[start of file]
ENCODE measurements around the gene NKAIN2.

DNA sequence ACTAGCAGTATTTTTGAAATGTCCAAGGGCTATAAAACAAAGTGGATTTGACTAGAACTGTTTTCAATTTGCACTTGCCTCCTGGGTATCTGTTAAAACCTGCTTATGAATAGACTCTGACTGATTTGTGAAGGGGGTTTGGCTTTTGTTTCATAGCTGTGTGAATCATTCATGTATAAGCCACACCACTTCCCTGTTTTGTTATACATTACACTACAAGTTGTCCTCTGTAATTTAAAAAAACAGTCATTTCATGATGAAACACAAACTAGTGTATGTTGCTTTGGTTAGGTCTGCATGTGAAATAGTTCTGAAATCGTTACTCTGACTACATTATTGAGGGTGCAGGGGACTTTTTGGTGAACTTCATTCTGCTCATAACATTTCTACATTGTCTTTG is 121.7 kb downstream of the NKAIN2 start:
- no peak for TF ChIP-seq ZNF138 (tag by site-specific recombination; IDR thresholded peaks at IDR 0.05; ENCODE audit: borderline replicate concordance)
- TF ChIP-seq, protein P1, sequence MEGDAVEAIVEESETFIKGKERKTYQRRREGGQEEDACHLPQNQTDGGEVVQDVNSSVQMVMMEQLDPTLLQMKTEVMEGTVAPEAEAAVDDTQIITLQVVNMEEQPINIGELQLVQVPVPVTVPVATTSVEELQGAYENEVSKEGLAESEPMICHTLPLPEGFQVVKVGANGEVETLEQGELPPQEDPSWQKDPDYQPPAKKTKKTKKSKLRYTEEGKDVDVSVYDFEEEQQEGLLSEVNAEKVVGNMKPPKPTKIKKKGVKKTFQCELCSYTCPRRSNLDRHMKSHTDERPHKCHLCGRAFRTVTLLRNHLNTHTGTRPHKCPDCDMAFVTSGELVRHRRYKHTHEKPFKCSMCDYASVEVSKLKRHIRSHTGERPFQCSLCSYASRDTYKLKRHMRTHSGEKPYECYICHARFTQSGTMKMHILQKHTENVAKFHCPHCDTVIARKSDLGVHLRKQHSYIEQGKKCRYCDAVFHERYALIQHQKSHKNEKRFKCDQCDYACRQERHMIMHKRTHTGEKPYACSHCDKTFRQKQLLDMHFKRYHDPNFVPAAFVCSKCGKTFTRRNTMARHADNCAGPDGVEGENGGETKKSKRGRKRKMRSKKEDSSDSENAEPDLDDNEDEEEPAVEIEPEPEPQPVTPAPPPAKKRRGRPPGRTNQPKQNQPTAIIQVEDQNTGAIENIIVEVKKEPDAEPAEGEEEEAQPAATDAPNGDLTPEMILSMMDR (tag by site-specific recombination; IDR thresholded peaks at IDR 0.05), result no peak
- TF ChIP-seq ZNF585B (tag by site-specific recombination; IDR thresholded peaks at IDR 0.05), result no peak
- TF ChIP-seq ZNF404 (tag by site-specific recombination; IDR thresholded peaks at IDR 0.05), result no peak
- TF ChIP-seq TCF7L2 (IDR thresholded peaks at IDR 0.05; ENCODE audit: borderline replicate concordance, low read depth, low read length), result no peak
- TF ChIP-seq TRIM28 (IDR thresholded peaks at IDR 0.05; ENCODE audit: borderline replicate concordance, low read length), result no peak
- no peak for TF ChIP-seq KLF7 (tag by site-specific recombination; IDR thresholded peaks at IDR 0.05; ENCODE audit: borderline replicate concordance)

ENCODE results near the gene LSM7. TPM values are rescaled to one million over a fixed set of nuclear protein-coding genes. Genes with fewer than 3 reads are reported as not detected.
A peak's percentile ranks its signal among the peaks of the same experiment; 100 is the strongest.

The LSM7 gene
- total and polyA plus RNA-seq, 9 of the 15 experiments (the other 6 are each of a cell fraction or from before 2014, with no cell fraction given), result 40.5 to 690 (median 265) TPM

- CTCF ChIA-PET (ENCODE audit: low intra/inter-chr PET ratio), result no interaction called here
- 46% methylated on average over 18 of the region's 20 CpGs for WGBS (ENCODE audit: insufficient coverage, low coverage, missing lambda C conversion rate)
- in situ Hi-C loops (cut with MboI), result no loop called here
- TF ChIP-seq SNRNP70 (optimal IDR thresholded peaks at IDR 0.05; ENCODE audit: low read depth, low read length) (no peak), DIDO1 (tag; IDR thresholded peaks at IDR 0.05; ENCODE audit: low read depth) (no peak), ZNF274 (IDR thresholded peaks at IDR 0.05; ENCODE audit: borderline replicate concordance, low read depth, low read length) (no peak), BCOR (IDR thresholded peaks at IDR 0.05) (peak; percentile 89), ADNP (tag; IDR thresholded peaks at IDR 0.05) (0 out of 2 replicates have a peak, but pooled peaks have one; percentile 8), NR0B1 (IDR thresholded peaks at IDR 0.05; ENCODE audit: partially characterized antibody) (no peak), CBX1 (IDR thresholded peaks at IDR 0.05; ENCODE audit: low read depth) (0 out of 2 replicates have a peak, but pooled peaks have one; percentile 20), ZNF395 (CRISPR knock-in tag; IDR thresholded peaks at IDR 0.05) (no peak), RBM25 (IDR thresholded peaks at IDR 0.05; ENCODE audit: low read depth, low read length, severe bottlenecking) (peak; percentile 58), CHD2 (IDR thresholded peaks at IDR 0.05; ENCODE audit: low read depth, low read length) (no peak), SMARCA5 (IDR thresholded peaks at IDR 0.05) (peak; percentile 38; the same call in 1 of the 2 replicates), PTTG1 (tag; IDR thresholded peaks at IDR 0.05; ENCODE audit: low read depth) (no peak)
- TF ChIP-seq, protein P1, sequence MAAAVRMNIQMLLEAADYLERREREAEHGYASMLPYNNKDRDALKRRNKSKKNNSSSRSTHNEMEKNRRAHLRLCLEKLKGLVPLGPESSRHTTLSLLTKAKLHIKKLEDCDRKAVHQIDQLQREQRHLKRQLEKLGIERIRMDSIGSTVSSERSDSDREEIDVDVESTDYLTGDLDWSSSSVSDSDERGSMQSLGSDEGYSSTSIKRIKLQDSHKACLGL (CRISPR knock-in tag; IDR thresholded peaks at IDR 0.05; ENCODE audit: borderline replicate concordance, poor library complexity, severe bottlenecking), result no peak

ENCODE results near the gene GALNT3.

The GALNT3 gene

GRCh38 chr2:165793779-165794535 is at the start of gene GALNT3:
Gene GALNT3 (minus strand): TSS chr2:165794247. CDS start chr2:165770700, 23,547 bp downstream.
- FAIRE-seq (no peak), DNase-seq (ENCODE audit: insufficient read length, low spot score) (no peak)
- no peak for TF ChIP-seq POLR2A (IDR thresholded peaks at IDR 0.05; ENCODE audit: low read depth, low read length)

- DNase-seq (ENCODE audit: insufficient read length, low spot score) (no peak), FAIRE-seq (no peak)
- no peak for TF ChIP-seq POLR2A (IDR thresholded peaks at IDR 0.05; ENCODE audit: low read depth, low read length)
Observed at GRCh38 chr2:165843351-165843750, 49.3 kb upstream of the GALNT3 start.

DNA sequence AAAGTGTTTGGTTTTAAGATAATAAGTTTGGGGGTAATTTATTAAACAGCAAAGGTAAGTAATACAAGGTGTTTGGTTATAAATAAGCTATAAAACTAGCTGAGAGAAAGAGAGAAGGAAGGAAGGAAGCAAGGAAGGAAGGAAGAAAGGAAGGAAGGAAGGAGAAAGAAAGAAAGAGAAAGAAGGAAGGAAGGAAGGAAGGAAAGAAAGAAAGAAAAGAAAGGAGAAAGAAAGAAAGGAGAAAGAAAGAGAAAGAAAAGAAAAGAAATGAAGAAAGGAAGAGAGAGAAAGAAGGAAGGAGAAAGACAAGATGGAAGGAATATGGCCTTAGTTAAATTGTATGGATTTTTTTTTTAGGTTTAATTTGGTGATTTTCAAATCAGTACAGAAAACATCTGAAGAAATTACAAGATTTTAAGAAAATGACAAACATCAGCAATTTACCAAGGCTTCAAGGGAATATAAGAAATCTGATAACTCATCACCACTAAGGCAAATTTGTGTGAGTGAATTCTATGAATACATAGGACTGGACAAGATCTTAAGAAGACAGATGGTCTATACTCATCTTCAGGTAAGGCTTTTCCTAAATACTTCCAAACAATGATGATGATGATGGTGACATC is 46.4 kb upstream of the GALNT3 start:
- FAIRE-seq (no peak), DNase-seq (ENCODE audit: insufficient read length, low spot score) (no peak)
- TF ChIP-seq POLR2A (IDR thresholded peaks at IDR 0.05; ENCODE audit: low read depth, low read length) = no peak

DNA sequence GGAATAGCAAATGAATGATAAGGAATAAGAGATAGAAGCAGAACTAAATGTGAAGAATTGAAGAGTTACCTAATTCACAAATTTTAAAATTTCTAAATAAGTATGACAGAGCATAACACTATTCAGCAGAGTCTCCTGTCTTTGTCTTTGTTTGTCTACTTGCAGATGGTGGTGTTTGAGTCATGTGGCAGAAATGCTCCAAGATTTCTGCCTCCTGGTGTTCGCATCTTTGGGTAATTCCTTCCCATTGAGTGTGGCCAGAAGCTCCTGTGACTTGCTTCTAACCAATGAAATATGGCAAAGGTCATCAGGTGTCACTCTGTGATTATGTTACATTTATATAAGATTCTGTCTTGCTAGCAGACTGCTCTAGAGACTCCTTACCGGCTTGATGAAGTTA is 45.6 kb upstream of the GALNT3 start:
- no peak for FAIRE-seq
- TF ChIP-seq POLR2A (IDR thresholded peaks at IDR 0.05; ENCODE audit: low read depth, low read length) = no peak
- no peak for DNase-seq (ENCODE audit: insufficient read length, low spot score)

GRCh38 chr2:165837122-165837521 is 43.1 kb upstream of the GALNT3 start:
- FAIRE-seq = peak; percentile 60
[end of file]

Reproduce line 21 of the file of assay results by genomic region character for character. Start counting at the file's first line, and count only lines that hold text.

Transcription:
GRCh38 chr2:165793779-165794535 is at the start of gene GALNT3: